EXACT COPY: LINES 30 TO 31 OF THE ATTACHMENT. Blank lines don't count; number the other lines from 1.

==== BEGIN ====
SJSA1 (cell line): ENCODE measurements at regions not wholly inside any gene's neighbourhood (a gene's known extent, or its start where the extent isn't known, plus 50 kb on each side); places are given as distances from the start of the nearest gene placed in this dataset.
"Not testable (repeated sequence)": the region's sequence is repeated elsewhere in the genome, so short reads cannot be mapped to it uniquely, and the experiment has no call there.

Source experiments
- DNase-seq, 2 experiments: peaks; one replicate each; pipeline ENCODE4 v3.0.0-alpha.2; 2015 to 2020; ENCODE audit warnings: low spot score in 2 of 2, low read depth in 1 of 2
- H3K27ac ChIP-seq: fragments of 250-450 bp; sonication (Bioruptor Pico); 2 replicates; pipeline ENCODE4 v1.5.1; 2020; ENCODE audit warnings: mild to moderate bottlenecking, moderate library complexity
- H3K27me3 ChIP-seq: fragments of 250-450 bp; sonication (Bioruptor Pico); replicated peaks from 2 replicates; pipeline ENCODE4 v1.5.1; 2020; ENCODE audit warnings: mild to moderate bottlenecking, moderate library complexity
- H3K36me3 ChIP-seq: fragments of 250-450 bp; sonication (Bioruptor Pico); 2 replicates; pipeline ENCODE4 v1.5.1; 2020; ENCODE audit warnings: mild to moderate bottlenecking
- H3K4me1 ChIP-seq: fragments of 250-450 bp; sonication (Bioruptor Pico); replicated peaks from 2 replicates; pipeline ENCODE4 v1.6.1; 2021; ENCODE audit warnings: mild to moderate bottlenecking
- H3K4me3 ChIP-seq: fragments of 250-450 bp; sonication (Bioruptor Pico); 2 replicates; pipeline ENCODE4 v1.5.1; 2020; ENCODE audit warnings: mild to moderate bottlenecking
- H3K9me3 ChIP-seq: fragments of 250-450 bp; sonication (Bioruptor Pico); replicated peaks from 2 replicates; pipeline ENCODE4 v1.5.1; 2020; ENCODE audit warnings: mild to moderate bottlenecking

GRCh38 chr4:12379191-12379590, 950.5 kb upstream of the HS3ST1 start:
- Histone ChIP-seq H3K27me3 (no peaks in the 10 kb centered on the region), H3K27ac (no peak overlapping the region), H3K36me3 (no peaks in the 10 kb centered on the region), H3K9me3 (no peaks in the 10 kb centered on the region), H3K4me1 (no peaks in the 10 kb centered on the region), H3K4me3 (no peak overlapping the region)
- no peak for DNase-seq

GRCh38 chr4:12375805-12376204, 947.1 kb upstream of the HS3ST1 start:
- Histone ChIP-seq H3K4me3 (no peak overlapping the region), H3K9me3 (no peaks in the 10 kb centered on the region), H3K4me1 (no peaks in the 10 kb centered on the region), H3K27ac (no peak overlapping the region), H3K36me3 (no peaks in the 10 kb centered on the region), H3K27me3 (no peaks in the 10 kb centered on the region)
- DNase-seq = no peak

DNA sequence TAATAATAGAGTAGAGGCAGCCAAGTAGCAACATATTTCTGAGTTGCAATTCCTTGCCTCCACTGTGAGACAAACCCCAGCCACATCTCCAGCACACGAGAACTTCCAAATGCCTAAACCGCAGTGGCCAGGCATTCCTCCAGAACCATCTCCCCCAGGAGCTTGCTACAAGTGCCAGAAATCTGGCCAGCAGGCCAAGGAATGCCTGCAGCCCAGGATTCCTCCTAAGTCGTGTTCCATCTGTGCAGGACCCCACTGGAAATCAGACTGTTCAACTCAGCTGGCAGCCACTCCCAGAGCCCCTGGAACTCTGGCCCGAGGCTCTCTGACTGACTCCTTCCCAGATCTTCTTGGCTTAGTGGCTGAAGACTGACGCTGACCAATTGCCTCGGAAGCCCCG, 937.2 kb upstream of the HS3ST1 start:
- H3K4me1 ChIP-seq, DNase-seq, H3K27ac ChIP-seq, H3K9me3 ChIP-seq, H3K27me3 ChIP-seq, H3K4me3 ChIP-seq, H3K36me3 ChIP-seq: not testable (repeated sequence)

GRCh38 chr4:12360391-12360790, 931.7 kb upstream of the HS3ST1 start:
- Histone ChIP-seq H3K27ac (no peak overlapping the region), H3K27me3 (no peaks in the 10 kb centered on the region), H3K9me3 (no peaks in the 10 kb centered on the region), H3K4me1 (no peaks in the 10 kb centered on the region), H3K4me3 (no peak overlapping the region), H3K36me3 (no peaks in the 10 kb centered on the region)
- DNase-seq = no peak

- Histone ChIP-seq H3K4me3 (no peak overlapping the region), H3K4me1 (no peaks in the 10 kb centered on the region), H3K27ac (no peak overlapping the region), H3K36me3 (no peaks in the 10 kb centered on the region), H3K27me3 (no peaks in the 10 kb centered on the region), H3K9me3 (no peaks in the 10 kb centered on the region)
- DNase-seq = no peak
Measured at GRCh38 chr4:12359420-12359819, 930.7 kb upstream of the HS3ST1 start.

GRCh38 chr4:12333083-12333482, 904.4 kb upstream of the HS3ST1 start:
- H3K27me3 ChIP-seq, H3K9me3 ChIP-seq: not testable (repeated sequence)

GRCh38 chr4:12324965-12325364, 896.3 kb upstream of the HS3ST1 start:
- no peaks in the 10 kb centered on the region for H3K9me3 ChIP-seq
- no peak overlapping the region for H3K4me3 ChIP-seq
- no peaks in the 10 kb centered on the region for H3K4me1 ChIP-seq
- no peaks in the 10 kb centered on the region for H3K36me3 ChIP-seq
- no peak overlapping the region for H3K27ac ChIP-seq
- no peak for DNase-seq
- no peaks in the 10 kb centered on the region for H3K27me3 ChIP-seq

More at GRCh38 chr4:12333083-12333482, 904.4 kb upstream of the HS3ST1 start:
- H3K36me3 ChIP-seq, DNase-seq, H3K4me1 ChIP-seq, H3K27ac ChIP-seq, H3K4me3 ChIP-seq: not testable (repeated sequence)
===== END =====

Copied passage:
- no peaks in the 10 kb centered on the region for H3K4me1 ChIP-seq
- no peaks in the 10 kb centered on the region for H3K36me3 ChIP-seq